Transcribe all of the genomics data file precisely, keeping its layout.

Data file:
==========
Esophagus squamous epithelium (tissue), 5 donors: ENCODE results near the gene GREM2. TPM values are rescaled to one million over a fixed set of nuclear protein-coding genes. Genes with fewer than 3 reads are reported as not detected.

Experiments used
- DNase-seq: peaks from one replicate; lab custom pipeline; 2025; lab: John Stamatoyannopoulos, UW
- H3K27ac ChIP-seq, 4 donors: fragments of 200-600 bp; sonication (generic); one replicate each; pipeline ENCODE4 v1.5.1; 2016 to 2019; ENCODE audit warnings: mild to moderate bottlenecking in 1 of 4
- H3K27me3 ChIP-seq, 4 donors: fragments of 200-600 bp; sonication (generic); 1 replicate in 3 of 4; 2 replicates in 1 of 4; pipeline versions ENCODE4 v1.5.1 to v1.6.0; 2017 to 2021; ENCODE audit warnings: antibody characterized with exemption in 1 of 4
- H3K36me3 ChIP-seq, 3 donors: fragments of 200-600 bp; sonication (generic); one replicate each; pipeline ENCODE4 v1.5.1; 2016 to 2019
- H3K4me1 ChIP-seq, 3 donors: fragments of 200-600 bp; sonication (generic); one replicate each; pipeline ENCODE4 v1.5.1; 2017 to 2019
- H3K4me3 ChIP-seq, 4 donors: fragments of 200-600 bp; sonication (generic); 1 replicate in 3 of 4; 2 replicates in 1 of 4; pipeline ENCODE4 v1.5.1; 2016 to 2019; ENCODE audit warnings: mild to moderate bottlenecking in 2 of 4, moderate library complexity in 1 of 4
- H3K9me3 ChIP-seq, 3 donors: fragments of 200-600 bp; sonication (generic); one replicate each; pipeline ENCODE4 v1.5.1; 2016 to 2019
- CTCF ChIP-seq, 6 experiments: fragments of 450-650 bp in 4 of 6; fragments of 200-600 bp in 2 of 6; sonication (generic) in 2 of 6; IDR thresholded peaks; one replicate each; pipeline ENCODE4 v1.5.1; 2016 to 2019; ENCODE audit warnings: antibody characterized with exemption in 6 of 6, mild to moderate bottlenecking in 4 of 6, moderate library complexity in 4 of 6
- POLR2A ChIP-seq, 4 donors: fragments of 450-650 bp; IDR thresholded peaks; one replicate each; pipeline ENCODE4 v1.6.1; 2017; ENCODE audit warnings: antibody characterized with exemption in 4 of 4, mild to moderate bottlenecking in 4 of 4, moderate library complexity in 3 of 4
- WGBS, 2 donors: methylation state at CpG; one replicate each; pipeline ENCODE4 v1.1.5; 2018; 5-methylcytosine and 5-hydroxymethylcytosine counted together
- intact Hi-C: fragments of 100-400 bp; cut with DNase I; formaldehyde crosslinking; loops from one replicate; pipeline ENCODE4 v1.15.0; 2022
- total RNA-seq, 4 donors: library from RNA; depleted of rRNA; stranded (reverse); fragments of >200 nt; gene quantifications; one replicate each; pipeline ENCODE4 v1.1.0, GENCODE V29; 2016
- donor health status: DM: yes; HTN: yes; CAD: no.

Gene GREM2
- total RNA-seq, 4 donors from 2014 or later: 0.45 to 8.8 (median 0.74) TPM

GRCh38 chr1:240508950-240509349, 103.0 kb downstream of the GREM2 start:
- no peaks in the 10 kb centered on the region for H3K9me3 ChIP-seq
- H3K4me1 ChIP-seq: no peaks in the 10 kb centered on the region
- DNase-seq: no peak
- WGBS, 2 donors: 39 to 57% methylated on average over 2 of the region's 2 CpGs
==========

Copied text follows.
Esophagus squamous epithelium (tissue), 5 donors: ENCODE results near the gene GREM2. TPM values are rescaled to one million over a fixed set of nuclear protein-coding genes. Genes with fewer than 3 reads are reported as not detected.

Experiments used
- DNase-seq: peaks from one replicate; lab custom pipeline; 2025; lab: John Stamatoyannopoulos, UW
- H3K27ac ChIP-seq, 4 donors: fragments of 200-600 bp; sonication (generic); one replicate each; pipeline ENCODE4 v1.5.1; 2016 to 2019; ENCODE audit warnings: mild to moderate bottlenecking in 1 of 4
- H3K27me3 ChIP-seq, 4 donors: fragments of 200-600 bp; sonication (generic); 1 replicate in 3 of 4; 2 replicates in 1 of 4; pipeline versions ENCODE4 v1.5.1 to v1.6.0; 2017 to 2021; ENCODE audit warnings: antibody characterized with exemption in 1 of 4
- H3K36me3 ChIP-seq, 3 donors: fragments of 200-600 bp; sonication (generic); one replicate each; pipeline ENCODE4 v1.5.1; 2016 to 2019
- H3K4me1 ChIP-seq, 3 donors: fragments of 200-600 bp; sonication (generic); one replicate each; pipeline ENCODE4 v1.5.1; 2017 to 2019
- H3K4me3 ChIP-seq, 4 donors: fragments of 200-600 bp; sonication (generic); 1 replicate in 3 of 4; 2 replicates in 1 of 4; pipeline ENCODE4 v1.5.1; 2016 to 2019; ENCODE audit warnings: mild to moderate bottlenecking in 2 of 4, moderate library complexity in 1 of 4
- H3K9me3 ChIP-seq, 3 donors: fragments of 200-600 bp; sonication (generic); one replicate each; pipeline ENCODE4 v1.5.1; 2016 to 2019
- CTCF ChIP-seq, 6 experiments: fragments of 450-650 bp in 4 of 6; fragments of 200-600 bp in 2 of 6; sonication (generic) in 2 of 6; IDR thresholded peaks; one replicate each; pipeline ENCODE4 v1.5.1; 2016 to 2019; ENCODE audit warnings: antibody characterized with exemption in 6 of 6, mild to moderate bottlenecking in 4 of 6, moderate library complexity in 4 of 6
- POLR2A ChIP-seq, 4 donors: fragments of 450-650 bp; IDR thresholded peaks; one replicate each; pipeline ENCODE4 v1.6.1; 2017; ENCODE audit warnings: antibody characterized with exemption in 4 of 4, mild to moderate bottlenecking in 4 of 4, moderate library complexity in 3 of 4
- WGBS, 2 donors: methylation state at CpG; one replicate each; pipeline ENCODE4 v1.1.5; 2018; 5-methylcytosine and 5-hydroxymethylcytosine counted together
- intact Hi-C: fragments of 100-400 bp; cut with DNase I; formaldehyde crosslinking; loops from one replicate; pipeline ENCODE4 v1.15.0; 2022
- total RNA-seq, 4 donors: library from RNA; depleted of rRNA; stranded (reverse); fragments of >200 nt; gene quantifications; one replicate each; pipeline ENCODE4 v1.1.0, GENCODE V29; 2016
- donor health status: DM: yes; HTN: yes; CAD: no.

Gene GREM2
- total RNA-seq, 4 donors from 2014 or later: 0.45 to 8.8 (median 0.74) TPM

GRCh38 chr1:240508950-240509349, 103.0 kb downstream of the GREM2 start:
- no peaks in the 10 kb centered on the region for H3K9me3 ChIP-seq
- H3K4me1 ChIP-seq: no peaks in the 10 kb centered on the region
- DNase-seq: no peak
- WGBS, 2 donors: 39 to 57% methylated on average over 2 of the region's 2 CpGs